Our knowledge of the Bible turns into a relationship with Jesus by KP Yohannan

Our knowledge of the Bible turns into a relationship with Jesus - KP Yohannan - Gospel for AsiaWhen we read through the book of Acts and all the letters Paul wrote, we see the result of one man’s commitment to know the Lord. Everything Paul did—evangelism, missions, sacrifice, hard work day and night—it all came out of one thing: loving Jesus, knowing the Lord.

Unless our knowledge of the Bible turns into a relationship with Jesus, the strong winds of persecution, discouragement, enticement from the world, a better job, higher salaries, concerns for the future, life struggles and relationship problems will knock us down; we will no longer closely follow the Lord.

There is no doubt that the three Hebrew young men survived the fiery furnace because of their love for the Lord. That’s the reason the fourth one, the unseen One, was there with them. And Moses rejected his position in Egypt, for by faith he saw “Him who is invisible” (Hebrews 11:27).

Every individual in the Bible who really came through and was approved by the Lord didn’t get there because of his or her achievements. It was because of a close, personal relationship with the Lord. That was the sustaining power. It takes this kind of love to go through trials and persecution just as those 50 families did who gladly walked away, willing to lose all and live and sleep under some trees in the jungle. Somehow, in their newfound faith, they saw “Him who is invisible” more visibly and tangibly than some of us do, who have learned everything and know our theology inside and out.

Today, the call of Jesus remains fresh and real: “Come, follow Me” (Luke 18:22). His footsteps will take us to the most unreached, to the suffering, to lost and dying millions. But serving them, interceding on their behalf and sacrificing to send missionaries to them will never be a burden for us because it’s all for Him. If we truly see the invisible One, all we do is because of Him, and it is truly our privilege and joy.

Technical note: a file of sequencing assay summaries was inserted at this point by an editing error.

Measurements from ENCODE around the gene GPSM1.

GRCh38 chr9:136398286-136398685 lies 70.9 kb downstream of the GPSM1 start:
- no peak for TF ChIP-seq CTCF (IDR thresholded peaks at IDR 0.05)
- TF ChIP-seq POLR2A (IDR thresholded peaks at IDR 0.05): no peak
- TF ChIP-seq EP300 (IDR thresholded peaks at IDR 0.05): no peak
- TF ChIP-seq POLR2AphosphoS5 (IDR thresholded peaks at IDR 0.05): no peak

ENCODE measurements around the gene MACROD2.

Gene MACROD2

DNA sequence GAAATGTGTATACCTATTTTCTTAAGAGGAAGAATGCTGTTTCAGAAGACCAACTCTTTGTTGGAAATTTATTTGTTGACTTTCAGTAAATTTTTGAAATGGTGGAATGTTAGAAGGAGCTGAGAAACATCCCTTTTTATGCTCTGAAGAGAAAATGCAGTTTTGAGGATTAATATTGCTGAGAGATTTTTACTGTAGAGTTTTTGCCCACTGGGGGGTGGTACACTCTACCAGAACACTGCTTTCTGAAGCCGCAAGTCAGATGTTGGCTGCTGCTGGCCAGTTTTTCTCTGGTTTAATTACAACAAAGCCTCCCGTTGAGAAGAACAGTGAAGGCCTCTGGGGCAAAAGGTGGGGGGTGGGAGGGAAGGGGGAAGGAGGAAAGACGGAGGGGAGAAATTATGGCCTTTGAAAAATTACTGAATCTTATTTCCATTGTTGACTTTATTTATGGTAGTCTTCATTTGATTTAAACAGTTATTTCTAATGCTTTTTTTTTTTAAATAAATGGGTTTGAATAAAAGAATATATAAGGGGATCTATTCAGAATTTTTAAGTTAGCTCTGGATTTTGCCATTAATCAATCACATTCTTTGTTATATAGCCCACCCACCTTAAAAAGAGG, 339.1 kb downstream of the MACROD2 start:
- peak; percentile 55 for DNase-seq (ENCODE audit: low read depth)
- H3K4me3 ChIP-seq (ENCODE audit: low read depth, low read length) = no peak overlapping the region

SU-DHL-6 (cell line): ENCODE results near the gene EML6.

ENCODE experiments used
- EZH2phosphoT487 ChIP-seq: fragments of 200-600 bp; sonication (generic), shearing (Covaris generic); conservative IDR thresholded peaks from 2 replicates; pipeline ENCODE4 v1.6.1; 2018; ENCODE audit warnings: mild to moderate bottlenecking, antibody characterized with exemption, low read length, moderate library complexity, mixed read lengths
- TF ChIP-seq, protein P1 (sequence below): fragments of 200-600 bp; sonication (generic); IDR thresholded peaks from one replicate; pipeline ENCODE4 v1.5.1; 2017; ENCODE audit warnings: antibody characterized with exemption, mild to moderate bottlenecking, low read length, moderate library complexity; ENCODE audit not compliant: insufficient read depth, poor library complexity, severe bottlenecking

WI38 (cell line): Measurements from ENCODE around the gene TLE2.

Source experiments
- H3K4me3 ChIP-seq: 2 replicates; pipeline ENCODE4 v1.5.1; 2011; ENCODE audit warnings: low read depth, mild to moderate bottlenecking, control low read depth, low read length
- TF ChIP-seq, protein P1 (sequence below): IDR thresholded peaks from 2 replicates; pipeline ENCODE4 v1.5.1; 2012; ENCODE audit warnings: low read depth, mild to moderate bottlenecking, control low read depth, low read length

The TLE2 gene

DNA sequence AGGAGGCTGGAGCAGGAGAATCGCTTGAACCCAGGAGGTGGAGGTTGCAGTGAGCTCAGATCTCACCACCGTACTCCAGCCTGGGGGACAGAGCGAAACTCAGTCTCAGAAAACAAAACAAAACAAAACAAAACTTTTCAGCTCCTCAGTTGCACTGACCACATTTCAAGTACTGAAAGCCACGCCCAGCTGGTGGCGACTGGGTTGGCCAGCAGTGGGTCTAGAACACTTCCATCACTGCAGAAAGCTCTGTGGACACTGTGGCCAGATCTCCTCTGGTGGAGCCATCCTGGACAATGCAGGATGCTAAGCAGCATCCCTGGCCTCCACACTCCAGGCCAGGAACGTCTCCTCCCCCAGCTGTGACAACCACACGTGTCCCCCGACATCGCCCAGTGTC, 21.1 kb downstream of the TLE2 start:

His arms are open wide—let us run after Him.

This entry was written by KP Yohannan, the president and founder of Gospel for Asia, with the intention of encouraging and edifying the Body of Christ. To learn more about Gospel for Asia or to receive additional free resources, visit Gospel for Asia’s website.

What is our Motivation? by KP Yohannan

What is our Motivation - KP Yohannan - Gospel for AsiaWhat causes a young brother in Maharashtra, India, to decide to return to the same village where he was nearly beaten to death for leading 25 people to Christ?

What gives African Christians in Sudan the endurance not to renounce their faith, but to go through continuous suffering, pain and death?

They all understand what it means when Jesus says: “Follow Me.” You see, Christianity is not following a system, theology, doctrines or some ideas. It is following Him.

In all things that we do, we must keep in mind that the highest, most sacred call the Lord gave us is to walk with Him, to love Him and to know Him.

That’s why Paul wrote to the Philippians: “For to me, to live is Christ, and to die is gain” (Philippians 1:21). In chapter three, he explains the purpose for which he renounced all things—not to reach the whole world with the Gospel, not to become a revolutionary, not to travel all over the world and plant a thousand churches—no, none of those things, but “that I may know Him” (Philippians 3:10).

This entry was written by KP Yohannan, the president and founder of Gospel for Asia, with the intention of encouraging and edifying the Body of Christ. To learn more about Gospel for Asia or to receive additional free resources, visit Gospel for Asia’s website.

David Livingstone’s Example by KP Yohannan